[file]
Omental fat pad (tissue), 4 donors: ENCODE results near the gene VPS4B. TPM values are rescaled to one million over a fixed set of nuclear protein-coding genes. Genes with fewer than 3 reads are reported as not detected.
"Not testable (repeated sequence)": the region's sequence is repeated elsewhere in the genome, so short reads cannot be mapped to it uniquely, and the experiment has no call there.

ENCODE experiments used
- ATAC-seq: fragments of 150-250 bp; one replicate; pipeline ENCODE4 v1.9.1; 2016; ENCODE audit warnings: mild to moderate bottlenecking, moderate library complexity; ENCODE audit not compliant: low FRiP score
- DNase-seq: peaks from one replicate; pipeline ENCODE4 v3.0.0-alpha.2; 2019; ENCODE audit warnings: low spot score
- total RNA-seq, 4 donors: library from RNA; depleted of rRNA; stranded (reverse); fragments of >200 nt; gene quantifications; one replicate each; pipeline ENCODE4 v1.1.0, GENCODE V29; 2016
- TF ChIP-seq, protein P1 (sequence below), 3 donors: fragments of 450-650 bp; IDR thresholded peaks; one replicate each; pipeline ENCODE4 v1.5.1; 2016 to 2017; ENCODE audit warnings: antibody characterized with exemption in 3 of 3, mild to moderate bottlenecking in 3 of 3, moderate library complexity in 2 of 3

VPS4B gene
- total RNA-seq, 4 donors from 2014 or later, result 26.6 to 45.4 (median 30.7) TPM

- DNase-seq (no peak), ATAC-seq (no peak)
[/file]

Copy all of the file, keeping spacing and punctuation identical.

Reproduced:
Omental fat pad (tissue), 4 donors: ENCODE results near the gene VPS4B. TPM values are rescaled to one million over a fixed set of nuclear protein-coding genes. Genes with fewer than 3 reads are reported as not detected.
"Not testable (repeated sequence)": the region's sequence is repeated elsewhere in the genome, so short reads cannot be mapped to it uniquely, and the experiment has no call there.

ENCODE experiments used
- ATAC-seq: fragments of 150-250 bp; one replicate; pipeline ENCODE4 v1.9.1; 2016; ENCODE audit warnings: mild to moderate bottlenecking, moderate library complexity; ENCODE audit not compliant: low FRiP score
- DNase-seq: peaks from one replicate; pipeline ENCODE4 v3.0.0-alpha.2; 2019; ENCODE audit warnings: low spot score
- total RNA-seq, 4 donors: library from RNA; depleted of rRNA; stranded (reverse); fragments of >200 nt; gene quantifications; one replicate each; pipeline ENCODE4 v1.1.0, GENCODE V29; 2016
- TF ChIP-seq, protein P1 (sequence below), 3 donors: fragments of 450-650 bp; IDR thresholded peaks; one replicate each; pipeline ENCODE4 v1.5.1; 2016 to 2017; ENCODE audit warnings: antibody characterized with exemption in 3 of 3, mild to moderate bottlenecking in 3 of 3, moderate library complexity in 2 of 3

VPS4B gene
- total RNA-seq, 4 donors from 2014 or later, result 26.6 to 45.4 (median 30.7) TPM

- DNase-seq (no peak), ATAC-seq (no peak)